For those travelling southward from a westerly direction, the journey to the beautiful Transkei coastline will take them via Eastern Cape. Whereas travellers from southern and northern region will make their way past the South Coast and Port Edward toward a spectacular land of beauty.
However, this week's journey will be a unique trip of time travel in history.
This well-travelled route during peak season periods, will see thousands more visitors paying homage to our beloved Madiba in and around his rural hometown of Qunu. This village is also where true to form, this erstwhile statesman’s love for children is displayed in the special tunnel built underneath the N2 freeway, which allows young children to reach the safety of their school without crossing the busy road. Qunu which is situated 30km north of Umtata, is where Madiba spent most of his childhood, but it was in the neighbouring hamlet of Mveso where he spent the earliest years of his life.
The surrounding villages of Idutywa and Mazeppa Bay, is where hikers travel on foot through the mountains and across coastlines to share a piece of the natural beauty of this region. It is also where families of all cultures and creed either make a tough living through farming or fishing, or come to enjoy unforgettable seaside holidays.
As “owners” and tenants of holiday cottages, some families had obtained the once famous 100-year leases from small local municipalities. The property rights of those tenants and so called owners of bygone eras spoke of informal agreements, which while being upheld to reasonable standards, were a far cry from today’s well regulated rental and ownership procedures. Many a fisherman's cottage built below high tide shoreline restrictions, remain popular today despite challenging weather conditions and shortcomings of sound building practices seen in bigger towns. Fishing families were provided a fair living amid spectacular surroundings, while regular holiday makers contribute to the sparse local economies of the region.
Previously known as Eastern Pondoland, and the place of nomadic San and Khoi people, the Amo Pondo region is home to12 different Xhosa-speaking tribes, who remain experts in the fields of cattle and grain farming. This is also where historically, kings and their royal offspring determined not only the land borders, but also the farming of livestock and food distribution to local communities. Homesteads, complete with huts and fields are passed on through the sons in families, and usually remain home to all generations despite younger who leave to explore employment opportunities in large cities.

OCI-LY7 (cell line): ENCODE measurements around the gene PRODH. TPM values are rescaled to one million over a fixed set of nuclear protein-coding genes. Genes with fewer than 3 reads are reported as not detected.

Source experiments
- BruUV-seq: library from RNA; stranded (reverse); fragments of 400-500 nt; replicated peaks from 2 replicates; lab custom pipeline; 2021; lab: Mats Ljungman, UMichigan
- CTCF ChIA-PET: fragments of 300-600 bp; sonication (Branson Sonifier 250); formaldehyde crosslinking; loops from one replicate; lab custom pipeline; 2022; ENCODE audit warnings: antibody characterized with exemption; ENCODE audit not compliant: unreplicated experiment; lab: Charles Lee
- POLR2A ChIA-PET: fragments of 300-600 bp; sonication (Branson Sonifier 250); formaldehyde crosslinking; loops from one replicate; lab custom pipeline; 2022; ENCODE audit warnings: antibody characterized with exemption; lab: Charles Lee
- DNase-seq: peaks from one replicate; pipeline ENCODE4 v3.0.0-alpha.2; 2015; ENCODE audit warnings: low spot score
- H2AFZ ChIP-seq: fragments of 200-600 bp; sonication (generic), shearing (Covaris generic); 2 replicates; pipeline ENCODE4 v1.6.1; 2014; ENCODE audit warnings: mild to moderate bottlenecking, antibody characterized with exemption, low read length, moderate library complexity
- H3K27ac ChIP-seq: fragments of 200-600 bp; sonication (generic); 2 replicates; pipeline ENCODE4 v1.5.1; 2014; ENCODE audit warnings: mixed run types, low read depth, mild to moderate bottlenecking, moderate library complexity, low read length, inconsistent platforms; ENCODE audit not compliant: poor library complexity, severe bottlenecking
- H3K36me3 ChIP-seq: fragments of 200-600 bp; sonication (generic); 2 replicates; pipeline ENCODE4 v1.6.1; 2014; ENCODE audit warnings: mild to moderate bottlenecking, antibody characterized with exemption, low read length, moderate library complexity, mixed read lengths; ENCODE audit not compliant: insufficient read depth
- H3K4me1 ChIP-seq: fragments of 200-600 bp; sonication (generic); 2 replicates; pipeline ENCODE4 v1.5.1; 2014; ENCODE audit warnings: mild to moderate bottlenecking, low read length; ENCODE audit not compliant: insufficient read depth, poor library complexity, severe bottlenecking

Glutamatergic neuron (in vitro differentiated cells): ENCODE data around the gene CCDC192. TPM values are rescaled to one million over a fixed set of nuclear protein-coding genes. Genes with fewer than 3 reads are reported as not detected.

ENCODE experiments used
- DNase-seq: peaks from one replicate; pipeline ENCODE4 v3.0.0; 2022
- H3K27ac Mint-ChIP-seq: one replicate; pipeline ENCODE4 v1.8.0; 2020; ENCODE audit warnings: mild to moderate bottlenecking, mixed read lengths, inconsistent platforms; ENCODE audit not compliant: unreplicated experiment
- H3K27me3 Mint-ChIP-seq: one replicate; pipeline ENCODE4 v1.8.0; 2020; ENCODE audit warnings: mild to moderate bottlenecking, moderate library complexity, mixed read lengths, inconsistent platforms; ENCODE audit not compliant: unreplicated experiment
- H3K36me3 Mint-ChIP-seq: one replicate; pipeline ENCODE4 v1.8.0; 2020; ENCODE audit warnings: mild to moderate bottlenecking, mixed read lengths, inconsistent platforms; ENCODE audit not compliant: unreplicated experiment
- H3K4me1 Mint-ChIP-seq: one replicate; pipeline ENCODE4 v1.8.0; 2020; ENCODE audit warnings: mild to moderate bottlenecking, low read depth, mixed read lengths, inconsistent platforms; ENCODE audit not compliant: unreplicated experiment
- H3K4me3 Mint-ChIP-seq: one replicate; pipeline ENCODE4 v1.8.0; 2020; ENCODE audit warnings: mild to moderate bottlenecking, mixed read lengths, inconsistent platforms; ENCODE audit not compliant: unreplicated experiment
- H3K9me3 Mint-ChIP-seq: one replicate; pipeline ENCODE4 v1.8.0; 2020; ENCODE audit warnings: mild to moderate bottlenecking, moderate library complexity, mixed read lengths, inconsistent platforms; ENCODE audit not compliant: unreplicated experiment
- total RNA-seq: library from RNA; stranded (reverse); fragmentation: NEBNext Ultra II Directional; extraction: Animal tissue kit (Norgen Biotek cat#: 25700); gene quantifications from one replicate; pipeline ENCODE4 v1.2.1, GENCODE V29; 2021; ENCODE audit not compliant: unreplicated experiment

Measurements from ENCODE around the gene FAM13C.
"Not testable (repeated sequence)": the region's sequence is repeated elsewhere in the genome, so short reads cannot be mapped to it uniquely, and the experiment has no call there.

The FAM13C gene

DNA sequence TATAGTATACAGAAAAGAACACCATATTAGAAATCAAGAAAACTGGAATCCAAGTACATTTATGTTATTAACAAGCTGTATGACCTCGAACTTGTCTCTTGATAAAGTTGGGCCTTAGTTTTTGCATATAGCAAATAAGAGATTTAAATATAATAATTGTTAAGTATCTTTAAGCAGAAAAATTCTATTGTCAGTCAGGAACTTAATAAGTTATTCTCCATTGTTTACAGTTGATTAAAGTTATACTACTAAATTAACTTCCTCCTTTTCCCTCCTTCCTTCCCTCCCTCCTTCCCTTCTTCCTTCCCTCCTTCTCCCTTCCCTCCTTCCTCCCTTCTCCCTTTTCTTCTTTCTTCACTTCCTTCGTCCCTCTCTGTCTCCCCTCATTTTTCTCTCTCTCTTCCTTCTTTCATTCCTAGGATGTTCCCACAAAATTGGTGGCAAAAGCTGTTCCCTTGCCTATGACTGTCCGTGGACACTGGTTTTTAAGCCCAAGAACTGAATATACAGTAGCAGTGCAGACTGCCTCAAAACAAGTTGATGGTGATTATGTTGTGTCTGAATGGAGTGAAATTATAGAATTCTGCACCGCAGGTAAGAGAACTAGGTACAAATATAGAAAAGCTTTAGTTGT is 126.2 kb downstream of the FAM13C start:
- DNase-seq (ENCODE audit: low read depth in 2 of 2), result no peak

What has remained a fascination to most, in addition to traditional land ownership rights, is the rural custom of elders who remain physically and socially active in their cultural communities. They say their longevity is mostly due to no excesses and remaining welcome residents in their childhood villages. Reaching a ripe old age in these communities, also means that the elders feel needed to help care for young children, while their parents seek employment elsewhere.
With Butterworth as the oldest town in the Transkei, visitors and new residents have much to explore, both from a tourism and ecological perspective in and around picturesque villages such as Haga Haga, Hluleka, and Hole in the Wall, Coffee Bay, Umgazi and more. This coastline offers pristine hiking trails and shipwreck sites, most which are only accessible on foot through dense vegetation of forests and protected mountain reserve areas.
While open cast mining and new freeway proposals may change unconventional property ownership opportunities in the future, the unbeatable lifestyle on the Transkei coast will remain a sought-after commodity.